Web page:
"Yes," he responded.

"And now you are asking me to tell you how to stop living this way and take control over your own life? Can I make you a self-directed person?"

There was a long silence, during which one could almost see what was going on in this man’s mind. Finally he declared: "I guess this means that it’s up to each one of us, doesn’t it?"

"Do you need me to answer this question for you?", I asked.

"No," my student answered.

In the final analysis, I can do no more than respond with one of my favorite quotes, authored by one of the best minds in all of libertarian thinking, F.A. Harper, who said: "the man who knows what freedom means will find a way to be free."

PS If *I* want [choose] to understand the above, I need to go thru the entire process in my own mind. Others can provide me assistance--*just as Rand has for me*--but it is I that must volitionally CHOOSE (or evade) to address this issue (by raising MY level of awareness to a state of full rationality) and then, via MY reason and use of logic, I must rationally CHOOSE what the alternatives are and which are true and which are false.

WhiteIndian's picture

I post 2 scientific text titles, just the references to the information in my post, and you throw a conniption, implying I don't have an original thought, even though all of the post but the references titles were my own words.

Now you cut'n'past a wall'o'text.

I don't really care if you do that or not, but what's up with your fetish for contradiction?

AtlasAikido's picture

A lesson to be drawn? Don't drop the articles and links dear reader. I try to read those first and come to my own conclusions before addressing the comments, especially if there is a "troll"/"vandal" lurking.

At some point good people will be driven off because they will give up reading and sorting thru the non-sequiters.

Technical tweaks may also help. On Reddit, votes on your comments don't affect your karma score, but they do on Mises.org. And it does seem to influence people when they can see their reputation in the eyes of their peers drain away....

WhiteIndian's picture

Herding the faithful like a Soviet political officer. Think this. Do that. Identify enemies of the city-State. Da, comrade.

AtlasAikido's picture

It's not that hard to present the issues of axioms, self-ownership/property, the agora, (and every living thing) in two short paragraphs for all to see with a supporting link. I just did it (in the prior post). The only herding going on here has been from you know who!

Jim Davies's picture

Thank you, AtlasAikido, for your excellent observation, above, about trolls.

I have come very close to meeting trolls. I know a certain island, in a certain lake, which has a whole family of them, and if you land and explore they will hide behind big rocks and slip from one to another while you're not looking.

These are harmless creatures, though scary to small children unless held by the hand. I don't know whether they regard themselves as self-owning, or not, but I fancy they do. They are smart enough never, ever, to be pinned down to a straight answer to a straight question, and of course they never allow anyone actually to see them; they have an uncanny ability to vanish when on the cusp of being caught. The purpose of their lives is to have fun and make mischief, but these real ones never cause damage and they have a much keener sense of humor than their imitators. They pass their time, when human explorers are not around, by telling each other fables and fairy tales - of which they have an inexhaustible supply.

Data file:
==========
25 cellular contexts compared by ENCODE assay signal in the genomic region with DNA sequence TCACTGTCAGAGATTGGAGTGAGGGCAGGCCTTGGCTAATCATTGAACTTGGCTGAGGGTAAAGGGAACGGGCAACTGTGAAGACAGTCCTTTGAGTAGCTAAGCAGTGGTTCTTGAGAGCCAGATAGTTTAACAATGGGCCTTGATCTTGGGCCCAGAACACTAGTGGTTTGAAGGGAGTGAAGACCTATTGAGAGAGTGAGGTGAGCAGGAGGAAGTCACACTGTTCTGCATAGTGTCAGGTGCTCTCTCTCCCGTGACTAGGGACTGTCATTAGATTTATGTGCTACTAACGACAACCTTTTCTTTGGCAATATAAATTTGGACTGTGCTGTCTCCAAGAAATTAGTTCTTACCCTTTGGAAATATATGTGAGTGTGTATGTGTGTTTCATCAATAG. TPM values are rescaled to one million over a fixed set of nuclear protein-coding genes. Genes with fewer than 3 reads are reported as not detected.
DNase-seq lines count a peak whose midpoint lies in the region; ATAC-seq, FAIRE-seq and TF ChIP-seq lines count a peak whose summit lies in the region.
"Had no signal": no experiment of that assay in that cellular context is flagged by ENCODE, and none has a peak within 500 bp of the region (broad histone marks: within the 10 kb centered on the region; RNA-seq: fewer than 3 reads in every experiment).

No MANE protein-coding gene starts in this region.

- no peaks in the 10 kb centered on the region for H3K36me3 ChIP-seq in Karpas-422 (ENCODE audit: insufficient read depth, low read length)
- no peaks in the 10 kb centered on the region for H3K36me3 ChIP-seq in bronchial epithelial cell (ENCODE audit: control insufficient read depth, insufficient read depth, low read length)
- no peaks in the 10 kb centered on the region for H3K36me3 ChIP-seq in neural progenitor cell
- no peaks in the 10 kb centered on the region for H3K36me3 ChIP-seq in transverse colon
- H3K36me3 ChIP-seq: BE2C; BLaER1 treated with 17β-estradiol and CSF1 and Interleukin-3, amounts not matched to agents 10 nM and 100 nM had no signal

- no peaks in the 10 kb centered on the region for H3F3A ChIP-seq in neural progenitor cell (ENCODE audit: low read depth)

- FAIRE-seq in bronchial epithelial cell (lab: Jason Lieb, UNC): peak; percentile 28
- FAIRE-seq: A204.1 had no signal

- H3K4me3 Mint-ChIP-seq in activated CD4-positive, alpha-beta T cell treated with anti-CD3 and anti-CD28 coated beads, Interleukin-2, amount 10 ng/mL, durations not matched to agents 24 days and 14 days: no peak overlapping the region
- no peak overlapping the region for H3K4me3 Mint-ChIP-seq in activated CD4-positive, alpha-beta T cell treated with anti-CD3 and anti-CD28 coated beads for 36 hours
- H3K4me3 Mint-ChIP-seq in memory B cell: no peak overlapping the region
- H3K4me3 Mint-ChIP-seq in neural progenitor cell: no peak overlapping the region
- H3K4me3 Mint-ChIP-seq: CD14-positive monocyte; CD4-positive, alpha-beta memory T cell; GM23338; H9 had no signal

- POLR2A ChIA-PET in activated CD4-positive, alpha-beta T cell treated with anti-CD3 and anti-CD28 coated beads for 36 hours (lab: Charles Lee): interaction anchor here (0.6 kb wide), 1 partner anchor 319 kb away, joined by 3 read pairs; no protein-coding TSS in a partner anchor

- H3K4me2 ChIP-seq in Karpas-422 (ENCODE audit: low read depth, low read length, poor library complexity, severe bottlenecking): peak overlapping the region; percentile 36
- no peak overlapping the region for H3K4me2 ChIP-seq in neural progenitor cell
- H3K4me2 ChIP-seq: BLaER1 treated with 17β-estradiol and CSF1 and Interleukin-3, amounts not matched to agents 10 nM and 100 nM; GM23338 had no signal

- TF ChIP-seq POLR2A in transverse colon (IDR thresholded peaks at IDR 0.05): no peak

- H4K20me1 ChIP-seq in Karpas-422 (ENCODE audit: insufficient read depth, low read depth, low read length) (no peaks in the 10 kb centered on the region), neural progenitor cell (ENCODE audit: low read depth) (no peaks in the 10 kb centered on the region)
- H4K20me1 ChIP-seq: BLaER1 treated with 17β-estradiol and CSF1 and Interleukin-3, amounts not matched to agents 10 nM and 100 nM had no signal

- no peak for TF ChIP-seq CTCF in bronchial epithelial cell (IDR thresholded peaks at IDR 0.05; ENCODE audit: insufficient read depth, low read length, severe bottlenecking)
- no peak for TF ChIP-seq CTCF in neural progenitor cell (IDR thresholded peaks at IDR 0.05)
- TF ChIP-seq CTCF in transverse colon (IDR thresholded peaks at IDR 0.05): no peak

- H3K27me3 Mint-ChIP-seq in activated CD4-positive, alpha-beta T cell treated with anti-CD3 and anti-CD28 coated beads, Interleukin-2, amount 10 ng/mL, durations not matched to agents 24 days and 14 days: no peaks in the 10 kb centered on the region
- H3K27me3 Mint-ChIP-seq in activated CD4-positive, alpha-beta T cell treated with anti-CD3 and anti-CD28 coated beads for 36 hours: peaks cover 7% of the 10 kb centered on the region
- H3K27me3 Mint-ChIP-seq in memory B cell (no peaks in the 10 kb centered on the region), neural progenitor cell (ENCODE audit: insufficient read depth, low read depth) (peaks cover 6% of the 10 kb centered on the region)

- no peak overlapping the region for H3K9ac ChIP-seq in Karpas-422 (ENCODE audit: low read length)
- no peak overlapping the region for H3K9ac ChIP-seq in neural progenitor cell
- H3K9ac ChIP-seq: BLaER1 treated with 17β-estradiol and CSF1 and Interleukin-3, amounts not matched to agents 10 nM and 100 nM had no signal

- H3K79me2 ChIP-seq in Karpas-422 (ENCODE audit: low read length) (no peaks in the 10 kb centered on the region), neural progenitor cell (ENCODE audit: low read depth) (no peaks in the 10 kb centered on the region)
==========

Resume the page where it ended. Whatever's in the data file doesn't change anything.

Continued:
At http://www.theanarchistalternative.info/zgb/BB2.JPG you can see a photo I took of Troll Island, a few years ago. Of course, no troll is visible.

AtlasAikido's picture

Thank you, Jim Davies, I have enjoyed your work for many years.

One troll famously tried to infiltrate a mensa group; the results read like 100 trolls and one regular, it didn't have a chance - but it was stupid enough to persist until removed. Usually, yes they are harmless though fractured funny bones and occasional waves of nausea may have been reported.

I don't discount that it vanished and arrived here from Troll Island--drivel intact--at about the same time attention and criticism of Ron Paul, Austrian economics and libertarians surfaced.

Jim Davies's picture

Perhaps it did, Atlas Aikido, but my impression of the Troll Island family is that they are powerful but harmless. They do wear funny pointed headgear, or so it's widely rumored, but their mischief-making is just a sport. They are not known as drivelers, but do have some mysterious powers.

For example, you may have noticed that the island is dark, in the photo at http://www.theanarchistalternative.info/zgb/BB2.JPG - some may attribute that to a passing cloud but no! - those trolls have the ability to take a perfectly clear, bright scene and bring darkness and confusion at an instant's notice; in this case, just as my finger squeezed the camera shutter.

There's another example at http://theanarchistalternative.info/zgb/TS2.JPG - which shows a rock the size of a minivan, balanced delicately on three small stones in the middle of a forest not far from Troll Island. It's _possible_ that in some ancient era humans placed it there, but it would have been a major feat of engineering for no evident purpose; all the natives in those parts call it the "Troll Stone" and take it as proof that trolls exist.

Why did they do it? - just to show they could.